Overcoming the Obstacles to Cloud Collaboration

Rena Bhattacharyya

Summary Bullets:

  • Cloud collaboration brings together two of the hottest trends in the IT industry.  It marries the productivity enhancements of collaborative solutions with the benefits of a cloud-based consumption model.
  • A recent Current Analysis survey shows that 64% of organizations use cloud services; of those, 26% already use cloud collaboration and another 15% plan to within two years.

Cloud collaboration is taking off – these services foster effective communication by bringing together real time communication such as voice, chat, video, and presence with persistent collaboration such as groups, messaging, activity streams, file editing/sharing, blogs, wikis, etc.  To be most effective, solutions must be easy to use, provide business analytics/intelligence capabilities, and integrate with line of business applications.  They should support the creation of a vendor ecosystem and deliver an integrated experience across applications and workflows.

Despite the numerous benefits, some organizations are reluctant to embrace cloud collaboration.  Yet solutions for overcoming obstacles are readily available; numerous players can help enterprises manage the most prevalent inhibitors.

Cloud-related inhibitors:

• Security and reliability.  Prospective customers worry that their cloud services vendor may not meet the strict security and performance guidelines they have established for themselves.  Working with a vendor that has extensive experience in safeguarding customer information is one way to assuage security concerns. Major carriers and infrastructure vendors include managed security services in their enterprise solution portfolios, enterprises can deploy these managed security solutions as a complement to the security features built in to carrier networks.  Another is to explore hybrid (cloud and premises–based) solutions that allow customers to maintain and control some of their infrastructure.

• Lack of technical expertise.  Organizations feel they lack the necessary skills to implement a new IT solution effectively.  However, most vendors offer professional services that facilitate the adoption of new services.  Many have vertical-specific expertise that can help a customer understand how to make the most of their investment and provide insight into best practices for their particular industry.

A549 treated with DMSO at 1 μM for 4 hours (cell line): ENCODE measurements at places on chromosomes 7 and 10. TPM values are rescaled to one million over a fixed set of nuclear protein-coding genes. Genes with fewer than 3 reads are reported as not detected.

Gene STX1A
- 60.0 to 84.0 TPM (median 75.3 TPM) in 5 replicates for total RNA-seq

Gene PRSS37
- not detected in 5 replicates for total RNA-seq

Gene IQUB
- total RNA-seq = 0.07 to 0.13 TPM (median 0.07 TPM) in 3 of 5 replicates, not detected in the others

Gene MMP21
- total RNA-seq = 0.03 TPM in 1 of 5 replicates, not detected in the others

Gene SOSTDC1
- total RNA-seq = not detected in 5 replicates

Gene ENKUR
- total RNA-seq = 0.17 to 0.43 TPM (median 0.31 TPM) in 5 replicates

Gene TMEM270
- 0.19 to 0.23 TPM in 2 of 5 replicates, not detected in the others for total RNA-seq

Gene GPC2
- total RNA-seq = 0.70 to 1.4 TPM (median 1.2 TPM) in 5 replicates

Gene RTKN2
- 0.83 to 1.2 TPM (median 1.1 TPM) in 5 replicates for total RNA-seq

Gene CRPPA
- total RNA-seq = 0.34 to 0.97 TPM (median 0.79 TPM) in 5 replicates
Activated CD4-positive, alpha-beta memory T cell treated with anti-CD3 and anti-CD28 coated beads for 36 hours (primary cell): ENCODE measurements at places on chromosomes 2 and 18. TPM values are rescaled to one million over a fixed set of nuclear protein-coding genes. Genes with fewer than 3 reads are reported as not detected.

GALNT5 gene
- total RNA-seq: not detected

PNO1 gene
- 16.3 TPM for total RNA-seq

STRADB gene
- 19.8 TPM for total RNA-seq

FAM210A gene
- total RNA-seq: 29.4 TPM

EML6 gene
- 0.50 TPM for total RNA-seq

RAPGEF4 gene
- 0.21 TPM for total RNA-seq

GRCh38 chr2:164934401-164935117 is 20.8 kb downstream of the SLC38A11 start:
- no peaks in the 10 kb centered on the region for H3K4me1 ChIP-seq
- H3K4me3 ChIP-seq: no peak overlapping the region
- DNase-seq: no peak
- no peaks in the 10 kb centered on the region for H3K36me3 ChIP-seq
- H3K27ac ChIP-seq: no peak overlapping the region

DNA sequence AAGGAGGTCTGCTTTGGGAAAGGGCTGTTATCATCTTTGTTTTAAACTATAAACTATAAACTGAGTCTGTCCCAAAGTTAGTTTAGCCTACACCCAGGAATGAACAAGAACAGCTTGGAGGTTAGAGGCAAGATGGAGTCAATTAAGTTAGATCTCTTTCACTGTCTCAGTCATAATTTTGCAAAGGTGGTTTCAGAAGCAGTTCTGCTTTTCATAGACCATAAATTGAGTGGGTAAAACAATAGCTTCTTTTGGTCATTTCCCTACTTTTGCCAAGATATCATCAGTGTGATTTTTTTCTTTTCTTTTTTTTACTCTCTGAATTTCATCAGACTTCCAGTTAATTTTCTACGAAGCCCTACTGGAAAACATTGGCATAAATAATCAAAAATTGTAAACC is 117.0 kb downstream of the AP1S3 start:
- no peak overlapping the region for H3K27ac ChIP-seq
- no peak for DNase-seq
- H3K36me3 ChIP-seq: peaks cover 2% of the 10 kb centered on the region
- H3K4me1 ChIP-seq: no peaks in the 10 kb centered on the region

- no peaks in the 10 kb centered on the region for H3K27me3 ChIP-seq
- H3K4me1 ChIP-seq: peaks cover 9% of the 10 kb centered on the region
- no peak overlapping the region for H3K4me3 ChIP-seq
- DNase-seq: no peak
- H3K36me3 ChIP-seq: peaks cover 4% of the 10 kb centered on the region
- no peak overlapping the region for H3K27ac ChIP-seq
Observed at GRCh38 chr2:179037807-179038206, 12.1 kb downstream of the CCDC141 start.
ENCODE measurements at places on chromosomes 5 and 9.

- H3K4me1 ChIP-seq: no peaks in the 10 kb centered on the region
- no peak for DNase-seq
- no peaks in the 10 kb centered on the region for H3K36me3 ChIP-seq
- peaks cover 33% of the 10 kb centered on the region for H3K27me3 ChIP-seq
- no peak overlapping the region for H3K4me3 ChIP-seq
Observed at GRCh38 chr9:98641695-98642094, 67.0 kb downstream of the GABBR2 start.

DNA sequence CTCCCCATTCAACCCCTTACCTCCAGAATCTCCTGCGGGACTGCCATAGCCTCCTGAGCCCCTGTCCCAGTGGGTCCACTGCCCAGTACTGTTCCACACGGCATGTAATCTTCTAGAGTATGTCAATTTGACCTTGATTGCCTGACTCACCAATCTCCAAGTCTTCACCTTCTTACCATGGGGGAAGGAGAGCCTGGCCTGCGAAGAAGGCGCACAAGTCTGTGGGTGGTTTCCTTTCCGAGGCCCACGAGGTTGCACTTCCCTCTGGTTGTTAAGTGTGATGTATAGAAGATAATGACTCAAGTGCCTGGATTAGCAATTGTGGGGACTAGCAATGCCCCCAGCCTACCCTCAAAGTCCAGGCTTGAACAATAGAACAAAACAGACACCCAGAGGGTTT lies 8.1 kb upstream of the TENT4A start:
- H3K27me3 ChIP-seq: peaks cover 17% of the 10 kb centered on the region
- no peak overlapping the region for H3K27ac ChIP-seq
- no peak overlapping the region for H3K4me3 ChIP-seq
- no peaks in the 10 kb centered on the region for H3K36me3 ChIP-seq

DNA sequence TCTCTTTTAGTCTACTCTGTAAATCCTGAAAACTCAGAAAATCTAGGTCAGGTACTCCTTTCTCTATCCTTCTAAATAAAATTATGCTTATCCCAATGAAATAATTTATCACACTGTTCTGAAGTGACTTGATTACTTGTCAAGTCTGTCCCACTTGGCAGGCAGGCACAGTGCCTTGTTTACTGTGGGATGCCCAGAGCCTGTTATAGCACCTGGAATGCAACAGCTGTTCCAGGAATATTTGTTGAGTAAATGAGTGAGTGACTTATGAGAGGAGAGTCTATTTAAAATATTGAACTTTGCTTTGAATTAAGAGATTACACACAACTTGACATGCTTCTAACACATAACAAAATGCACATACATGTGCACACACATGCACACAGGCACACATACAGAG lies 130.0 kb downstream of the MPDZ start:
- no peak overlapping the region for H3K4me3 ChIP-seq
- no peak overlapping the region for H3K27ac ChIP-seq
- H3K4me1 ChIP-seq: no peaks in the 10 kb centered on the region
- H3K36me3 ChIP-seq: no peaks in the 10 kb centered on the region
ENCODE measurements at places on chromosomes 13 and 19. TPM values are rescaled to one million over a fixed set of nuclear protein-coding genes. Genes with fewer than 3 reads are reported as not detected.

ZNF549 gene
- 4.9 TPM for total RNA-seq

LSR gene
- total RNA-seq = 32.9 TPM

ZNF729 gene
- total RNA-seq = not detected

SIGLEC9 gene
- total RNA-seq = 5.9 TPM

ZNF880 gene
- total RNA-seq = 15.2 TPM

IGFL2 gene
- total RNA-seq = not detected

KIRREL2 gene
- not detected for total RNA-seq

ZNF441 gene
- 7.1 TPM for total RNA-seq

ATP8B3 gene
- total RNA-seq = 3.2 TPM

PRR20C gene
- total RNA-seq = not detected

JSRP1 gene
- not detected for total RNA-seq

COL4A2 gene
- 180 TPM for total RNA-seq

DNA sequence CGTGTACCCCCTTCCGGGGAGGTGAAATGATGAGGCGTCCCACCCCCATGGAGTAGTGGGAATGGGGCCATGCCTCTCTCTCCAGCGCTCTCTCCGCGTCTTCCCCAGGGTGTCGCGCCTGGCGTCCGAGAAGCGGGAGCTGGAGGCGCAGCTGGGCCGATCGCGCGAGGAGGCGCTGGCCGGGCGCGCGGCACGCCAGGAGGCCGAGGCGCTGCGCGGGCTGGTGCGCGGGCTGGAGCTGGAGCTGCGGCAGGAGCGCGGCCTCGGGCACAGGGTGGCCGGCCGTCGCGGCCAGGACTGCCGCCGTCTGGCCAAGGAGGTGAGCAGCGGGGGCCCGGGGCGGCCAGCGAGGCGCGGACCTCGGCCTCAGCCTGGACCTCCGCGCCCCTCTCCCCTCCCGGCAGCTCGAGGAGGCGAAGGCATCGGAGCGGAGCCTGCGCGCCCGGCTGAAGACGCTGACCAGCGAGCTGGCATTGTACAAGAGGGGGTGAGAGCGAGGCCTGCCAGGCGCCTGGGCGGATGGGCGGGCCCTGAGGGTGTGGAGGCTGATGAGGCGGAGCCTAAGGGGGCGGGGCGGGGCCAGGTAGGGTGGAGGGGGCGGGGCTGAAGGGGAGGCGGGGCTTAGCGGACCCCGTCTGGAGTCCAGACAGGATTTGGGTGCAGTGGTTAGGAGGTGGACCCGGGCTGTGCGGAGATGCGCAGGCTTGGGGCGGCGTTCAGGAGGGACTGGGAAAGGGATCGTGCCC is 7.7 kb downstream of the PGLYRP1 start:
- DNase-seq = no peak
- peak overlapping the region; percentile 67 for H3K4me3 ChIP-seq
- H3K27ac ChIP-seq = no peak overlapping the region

• Costs related to network upgrades and adding bandwidth to accommodate network traffic growth.  Organizations should work with their vendor to gauge the impact of the additional traffic and discuss options for optimizing their network.  These potential costs should be evaluated against the expected productivity gains and flexibility benefits that come with using a cloud based service.

Collaboration-related inhibitors

Security of access to content and material.  Many vendors have implemented specific security controls for collaborative solutions that allow customers to create customized policies that refine access to groups, teams, people, and content based on a finite requirement, such as users, roles, or tasks.

• Lack of business value/ lack of demonstrated business need.  Internal return on investment (ROI) calculations may not consider all variables; organizations should work with a vendor that has extensive experience creating ROI models before they make their decision. Many carriers offer professional service engagements that include a business planning process to make this evaluation.

• General lack of awareness of cloud-based collaboration solutions.  Many enterprises are not aware of the rapid strides vendors have made in bringing cloud based collaborative solutions on par with premise-based offerings and delivering a consistent experience to users across applications and devices.  Cloud-based collaboration is a compelling alternative for organizations that want to enjoy the benefits of a premise-based collaboration solution, yet want to purchase it via a flexible, cloud-based delivery model.

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